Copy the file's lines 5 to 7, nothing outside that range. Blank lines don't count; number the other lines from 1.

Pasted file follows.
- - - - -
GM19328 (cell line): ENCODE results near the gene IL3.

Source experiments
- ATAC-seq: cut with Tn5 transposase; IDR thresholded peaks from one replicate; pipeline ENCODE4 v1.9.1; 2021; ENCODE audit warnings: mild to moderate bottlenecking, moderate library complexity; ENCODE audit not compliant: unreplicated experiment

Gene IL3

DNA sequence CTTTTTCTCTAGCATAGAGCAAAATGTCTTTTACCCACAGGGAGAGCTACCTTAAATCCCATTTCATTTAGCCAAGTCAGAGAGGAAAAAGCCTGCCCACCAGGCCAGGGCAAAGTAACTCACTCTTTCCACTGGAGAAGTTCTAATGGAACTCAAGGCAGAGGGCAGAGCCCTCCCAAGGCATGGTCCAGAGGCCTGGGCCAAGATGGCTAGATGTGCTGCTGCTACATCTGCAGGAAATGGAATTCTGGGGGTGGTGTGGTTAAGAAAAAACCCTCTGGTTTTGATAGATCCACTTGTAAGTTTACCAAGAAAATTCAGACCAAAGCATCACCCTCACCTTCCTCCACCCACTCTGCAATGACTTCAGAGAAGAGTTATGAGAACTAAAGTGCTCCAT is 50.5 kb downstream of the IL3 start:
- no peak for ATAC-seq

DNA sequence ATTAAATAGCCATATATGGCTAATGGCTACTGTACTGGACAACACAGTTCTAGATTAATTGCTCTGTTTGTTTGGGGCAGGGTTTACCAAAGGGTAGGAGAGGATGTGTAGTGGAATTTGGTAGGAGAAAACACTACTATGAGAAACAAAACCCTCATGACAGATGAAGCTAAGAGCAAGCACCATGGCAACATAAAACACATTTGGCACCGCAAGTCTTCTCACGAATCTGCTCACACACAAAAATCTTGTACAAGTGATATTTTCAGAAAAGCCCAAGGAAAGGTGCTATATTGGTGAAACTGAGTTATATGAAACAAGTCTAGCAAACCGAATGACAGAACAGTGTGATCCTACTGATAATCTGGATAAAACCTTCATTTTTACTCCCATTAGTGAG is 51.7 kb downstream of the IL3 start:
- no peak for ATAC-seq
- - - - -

DNA sequence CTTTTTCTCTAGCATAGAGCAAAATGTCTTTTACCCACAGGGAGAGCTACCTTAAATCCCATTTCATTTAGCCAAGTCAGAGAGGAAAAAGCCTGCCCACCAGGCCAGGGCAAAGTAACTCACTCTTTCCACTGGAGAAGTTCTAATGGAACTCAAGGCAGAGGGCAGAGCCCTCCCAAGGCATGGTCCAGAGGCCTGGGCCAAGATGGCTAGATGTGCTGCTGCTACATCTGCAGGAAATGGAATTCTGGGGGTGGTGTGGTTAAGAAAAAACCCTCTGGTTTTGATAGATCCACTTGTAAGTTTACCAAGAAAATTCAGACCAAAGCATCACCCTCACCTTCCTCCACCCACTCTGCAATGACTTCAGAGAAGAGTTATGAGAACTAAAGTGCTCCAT is 50.5 kb downstream of the IL3 start:
- no peak for ATAC-seq

DNA sequence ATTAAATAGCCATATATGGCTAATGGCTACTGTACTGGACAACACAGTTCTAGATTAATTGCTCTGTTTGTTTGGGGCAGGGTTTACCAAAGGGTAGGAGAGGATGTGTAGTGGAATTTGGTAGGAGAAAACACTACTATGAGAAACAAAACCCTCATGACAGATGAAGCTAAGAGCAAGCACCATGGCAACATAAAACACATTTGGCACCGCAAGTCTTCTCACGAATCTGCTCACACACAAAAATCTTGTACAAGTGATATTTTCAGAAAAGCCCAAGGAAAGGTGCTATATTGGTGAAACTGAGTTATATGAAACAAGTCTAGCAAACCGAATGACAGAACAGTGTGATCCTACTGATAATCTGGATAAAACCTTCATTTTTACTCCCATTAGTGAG is 51.7 kb downstream of the IL3 start: